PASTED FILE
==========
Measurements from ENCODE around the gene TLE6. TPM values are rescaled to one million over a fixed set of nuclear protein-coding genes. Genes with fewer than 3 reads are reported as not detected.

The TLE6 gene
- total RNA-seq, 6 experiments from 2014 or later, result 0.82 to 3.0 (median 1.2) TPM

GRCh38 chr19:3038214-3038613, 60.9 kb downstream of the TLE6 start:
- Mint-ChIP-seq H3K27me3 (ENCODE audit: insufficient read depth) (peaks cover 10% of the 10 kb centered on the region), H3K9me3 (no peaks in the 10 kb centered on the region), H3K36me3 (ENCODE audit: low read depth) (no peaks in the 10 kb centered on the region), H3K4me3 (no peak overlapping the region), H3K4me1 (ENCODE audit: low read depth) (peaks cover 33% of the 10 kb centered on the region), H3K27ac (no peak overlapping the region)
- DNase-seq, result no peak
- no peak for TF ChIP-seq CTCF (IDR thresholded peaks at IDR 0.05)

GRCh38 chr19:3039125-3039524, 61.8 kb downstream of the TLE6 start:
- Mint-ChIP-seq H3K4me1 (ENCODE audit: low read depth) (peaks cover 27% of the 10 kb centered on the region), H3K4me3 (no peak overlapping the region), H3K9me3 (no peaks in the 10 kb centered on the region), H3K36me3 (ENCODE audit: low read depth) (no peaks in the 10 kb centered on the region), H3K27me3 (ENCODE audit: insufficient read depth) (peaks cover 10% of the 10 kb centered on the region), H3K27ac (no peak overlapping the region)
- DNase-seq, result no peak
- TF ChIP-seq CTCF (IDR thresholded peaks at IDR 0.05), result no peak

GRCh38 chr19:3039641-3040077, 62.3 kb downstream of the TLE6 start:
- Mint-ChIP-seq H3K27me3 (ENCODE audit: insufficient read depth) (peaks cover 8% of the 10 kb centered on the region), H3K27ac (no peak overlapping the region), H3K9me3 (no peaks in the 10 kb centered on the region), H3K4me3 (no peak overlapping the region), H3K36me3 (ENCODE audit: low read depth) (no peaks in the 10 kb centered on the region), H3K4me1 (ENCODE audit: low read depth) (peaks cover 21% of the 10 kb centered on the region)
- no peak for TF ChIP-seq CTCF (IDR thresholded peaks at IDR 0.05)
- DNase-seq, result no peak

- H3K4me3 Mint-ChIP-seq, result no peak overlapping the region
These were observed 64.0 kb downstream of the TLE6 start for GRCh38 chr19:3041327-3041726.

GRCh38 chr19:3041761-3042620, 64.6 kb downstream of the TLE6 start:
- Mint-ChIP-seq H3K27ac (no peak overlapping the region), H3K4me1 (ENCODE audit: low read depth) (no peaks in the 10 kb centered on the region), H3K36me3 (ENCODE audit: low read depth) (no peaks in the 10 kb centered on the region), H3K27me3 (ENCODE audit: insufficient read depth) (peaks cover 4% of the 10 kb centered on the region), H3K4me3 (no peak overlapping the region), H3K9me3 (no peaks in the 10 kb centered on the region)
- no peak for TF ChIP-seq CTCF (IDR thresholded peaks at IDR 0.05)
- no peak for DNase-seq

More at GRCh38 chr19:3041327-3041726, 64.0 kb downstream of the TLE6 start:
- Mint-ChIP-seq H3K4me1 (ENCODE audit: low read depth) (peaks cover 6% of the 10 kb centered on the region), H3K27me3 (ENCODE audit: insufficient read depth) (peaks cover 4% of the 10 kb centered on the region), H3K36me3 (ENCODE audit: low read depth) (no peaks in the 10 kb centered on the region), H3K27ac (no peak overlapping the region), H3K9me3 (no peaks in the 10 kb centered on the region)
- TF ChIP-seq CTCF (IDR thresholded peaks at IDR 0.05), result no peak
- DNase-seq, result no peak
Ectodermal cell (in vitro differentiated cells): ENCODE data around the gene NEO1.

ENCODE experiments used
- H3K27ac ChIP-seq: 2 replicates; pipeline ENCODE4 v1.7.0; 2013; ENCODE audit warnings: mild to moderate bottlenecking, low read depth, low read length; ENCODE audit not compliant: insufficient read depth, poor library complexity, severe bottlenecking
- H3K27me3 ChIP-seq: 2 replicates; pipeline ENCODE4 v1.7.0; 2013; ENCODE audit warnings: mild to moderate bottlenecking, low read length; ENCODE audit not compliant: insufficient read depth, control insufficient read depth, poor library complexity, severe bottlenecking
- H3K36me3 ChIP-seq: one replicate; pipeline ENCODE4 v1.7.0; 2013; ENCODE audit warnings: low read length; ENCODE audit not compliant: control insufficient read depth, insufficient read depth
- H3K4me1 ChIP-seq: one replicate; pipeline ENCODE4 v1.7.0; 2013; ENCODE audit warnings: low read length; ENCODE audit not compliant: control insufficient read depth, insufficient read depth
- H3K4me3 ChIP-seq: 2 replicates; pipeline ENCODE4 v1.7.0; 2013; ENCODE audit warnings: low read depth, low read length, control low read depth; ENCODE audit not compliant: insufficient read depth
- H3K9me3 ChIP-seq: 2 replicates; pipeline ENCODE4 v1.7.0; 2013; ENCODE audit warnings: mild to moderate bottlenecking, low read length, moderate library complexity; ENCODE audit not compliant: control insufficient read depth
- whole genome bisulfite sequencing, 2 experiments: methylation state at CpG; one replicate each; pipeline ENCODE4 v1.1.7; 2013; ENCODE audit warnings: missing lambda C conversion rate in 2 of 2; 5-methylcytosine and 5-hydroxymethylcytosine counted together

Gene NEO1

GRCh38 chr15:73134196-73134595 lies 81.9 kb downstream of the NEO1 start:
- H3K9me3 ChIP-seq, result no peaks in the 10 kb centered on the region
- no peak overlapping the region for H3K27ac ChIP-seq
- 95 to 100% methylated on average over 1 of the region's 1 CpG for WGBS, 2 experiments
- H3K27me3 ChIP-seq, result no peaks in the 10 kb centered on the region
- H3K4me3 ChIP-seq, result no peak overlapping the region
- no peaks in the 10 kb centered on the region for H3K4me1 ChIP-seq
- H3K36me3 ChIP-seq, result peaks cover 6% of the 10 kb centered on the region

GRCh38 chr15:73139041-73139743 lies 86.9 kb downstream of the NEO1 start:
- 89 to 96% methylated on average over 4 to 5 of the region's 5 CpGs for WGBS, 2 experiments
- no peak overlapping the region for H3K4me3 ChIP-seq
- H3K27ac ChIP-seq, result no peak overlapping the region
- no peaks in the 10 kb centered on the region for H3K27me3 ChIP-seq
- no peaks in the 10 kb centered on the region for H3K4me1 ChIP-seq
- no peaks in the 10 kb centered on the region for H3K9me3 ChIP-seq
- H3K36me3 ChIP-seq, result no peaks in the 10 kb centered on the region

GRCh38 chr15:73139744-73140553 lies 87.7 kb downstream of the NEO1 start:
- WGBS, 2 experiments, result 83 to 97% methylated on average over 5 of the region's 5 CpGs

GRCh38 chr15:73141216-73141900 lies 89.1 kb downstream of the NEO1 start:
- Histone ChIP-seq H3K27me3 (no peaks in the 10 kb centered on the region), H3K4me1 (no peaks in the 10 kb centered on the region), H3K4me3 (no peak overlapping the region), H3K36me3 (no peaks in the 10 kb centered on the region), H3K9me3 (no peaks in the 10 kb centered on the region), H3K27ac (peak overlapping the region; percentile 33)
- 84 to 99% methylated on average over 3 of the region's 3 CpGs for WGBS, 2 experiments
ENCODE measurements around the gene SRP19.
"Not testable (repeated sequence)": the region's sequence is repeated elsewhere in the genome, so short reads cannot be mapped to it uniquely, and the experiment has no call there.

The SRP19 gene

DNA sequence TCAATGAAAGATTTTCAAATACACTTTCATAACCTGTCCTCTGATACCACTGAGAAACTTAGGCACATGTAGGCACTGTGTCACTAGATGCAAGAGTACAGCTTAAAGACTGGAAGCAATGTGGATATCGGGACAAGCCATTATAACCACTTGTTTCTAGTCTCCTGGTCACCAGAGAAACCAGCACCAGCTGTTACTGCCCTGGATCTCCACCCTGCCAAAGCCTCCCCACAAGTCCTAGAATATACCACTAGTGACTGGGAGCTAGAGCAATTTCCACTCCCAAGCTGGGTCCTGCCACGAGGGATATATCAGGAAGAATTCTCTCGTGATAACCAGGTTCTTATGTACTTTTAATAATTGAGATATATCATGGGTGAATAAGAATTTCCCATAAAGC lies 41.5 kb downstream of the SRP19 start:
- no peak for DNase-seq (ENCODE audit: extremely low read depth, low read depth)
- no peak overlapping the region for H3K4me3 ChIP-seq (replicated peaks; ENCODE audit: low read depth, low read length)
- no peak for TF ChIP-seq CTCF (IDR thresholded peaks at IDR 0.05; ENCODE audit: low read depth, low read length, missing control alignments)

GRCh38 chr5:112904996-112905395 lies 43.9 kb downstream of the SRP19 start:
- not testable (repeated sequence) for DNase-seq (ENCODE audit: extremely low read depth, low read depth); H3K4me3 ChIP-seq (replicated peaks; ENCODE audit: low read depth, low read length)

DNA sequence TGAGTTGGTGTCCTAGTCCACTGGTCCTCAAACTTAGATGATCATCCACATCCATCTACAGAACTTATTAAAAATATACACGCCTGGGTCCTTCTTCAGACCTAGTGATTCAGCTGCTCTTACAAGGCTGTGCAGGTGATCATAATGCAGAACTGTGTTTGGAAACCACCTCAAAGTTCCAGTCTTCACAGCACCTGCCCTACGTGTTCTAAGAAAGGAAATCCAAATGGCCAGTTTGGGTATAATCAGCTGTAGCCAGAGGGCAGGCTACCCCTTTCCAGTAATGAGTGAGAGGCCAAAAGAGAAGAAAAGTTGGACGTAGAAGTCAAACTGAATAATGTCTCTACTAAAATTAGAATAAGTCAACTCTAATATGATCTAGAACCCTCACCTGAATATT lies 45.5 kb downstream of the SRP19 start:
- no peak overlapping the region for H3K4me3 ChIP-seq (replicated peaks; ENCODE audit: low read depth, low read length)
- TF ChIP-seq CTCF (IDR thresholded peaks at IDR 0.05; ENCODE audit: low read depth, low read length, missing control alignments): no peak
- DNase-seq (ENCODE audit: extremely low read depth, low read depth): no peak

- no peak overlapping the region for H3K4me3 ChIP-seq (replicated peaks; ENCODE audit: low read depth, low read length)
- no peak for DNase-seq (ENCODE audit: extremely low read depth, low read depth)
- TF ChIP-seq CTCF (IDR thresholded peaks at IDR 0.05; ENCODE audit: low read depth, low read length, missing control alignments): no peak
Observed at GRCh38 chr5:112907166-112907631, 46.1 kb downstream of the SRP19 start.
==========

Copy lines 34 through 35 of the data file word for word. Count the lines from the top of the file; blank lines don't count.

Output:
- whole genome bisulfite sequencing, 2 experiments: methylation state at CpG; one replicate each; pipeline ENCODE4 v1.1.7; 2013; ENCODE audit warnings: missing lambda C conversion rate in 2 of 2; 5-methylcytosine and 5-hydroxymethylcytosine counted together

Gene NEO1